With Edmund Burke1
in the gallery for
one of his hearers, he dazzled country gentlemen by playing before their eyes the image of a revenue to be raised in America
The House of Commons listened with complacency to a plan which, at the expense of the colonies, would give twenty new places of colonels, that might be filled by members of their own body.
On the Report to the House
wished only that more troops had been retained in service; and as if to provoke France
to distrust, he called ‘the peace hollow and insecure, a mere armed truce for ten years.’2
The support of Pitt
prevented any opposition to the plan.
Two days after, on the ninth day of March, 1763, Charles Townshend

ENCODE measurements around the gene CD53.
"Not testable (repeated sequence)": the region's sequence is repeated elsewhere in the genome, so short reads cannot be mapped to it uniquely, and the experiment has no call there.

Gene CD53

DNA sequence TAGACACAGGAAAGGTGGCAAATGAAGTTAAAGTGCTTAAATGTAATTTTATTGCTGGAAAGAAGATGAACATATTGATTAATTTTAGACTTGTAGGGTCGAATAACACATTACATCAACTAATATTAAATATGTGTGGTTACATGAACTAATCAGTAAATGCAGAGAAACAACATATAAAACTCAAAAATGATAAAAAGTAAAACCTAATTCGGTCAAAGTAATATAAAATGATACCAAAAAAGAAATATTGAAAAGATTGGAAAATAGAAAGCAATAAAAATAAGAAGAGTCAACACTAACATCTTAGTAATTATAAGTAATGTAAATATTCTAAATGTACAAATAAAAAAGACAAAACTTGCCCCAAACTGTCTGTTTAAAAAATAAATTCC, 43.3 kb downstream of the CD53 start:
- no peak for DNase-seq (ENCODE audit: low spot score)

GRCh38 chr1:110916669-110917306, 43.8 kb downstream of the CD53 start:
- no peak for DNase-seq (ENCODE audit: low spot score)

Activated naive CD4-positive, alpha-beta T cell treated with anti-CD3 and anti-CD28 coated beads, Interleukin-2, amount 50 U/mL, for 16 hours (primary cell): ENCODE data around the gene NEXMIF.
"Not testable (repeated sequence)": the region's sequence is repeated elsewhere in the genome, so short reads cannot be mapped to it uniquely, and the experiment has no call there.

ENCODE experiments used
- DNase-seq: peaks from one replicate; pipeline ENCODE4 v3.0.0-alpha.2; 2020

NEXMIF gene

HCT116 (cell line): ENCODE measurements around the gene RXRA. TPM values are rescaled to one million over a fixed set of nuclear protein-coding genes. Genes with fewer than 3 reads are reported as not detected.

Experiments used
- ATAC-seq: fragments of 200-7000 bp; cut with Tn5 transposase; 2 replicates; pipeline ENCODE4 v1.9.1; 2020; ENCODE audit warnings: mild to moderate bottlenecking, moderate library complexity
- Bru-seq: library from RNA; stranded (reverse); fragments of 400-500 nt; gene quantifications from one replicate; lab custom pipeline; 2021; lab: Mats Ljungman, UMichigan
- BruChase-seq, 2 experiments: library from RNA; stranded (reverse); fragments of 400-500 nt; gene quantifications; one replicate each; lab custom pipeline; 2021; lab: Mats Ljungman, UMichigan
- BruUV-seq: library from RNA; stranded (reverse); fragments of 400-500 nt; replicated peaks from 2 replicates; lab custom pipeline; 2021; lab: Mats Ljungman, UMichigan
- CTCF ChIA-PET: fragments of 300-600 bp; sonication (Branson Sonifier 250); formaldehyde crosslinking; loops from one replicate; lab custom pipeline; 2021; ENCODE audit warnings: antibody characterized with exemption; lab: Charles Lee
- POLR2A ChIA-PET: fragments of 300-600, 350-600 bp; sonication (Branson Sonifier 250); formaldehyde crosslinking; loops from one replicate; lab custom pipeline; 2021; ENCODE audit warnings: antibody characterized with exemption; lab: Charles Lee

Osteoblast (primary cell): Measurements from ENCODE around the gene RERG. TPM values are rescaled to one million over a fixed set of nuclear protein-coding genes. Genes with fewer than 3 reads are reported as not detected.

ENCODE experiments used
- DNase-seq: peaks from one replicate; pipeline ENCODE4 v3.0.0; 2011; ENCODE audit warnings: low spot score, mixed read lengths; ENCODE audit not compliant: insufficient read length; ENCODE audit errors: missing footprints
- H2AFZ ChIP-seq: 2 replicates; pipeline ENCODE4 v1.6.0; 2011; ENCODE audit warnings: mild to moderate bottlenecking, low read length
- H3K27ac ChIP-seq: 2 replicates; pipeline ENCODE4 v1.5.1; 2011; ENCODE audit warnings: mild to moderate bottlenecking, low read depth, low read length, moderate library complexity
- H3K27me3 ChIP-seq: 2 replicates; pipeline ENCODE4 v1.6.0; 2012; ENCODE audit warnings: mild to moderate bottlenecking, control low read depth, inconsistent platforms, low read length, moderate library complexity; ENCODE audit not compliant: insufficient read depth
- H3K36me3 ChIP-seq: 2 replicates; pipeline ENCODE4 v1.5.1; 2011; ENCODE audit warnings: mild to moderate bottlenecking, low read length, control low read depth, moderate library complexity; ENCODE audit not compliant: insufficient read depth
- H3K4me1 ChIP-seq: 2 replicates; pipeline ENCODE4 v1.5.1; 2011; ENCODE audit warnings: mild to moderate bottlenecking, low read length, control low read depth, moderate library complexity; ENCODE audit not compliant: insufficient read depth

came forward with a part of the scheme for taxing America by act of parliament.
The existing duty on the trade of the continental colonies with the French
islands was, from its excessive amount, wholly prohibitory, and had been regularly evaded by a treaty of connivance between the merchants on the one side, and the custom-house officers and their English patrons on the other; for the custom-house officers were ‘quartered upon’ by those through whom they gained their places.
The minister proposed to reduce the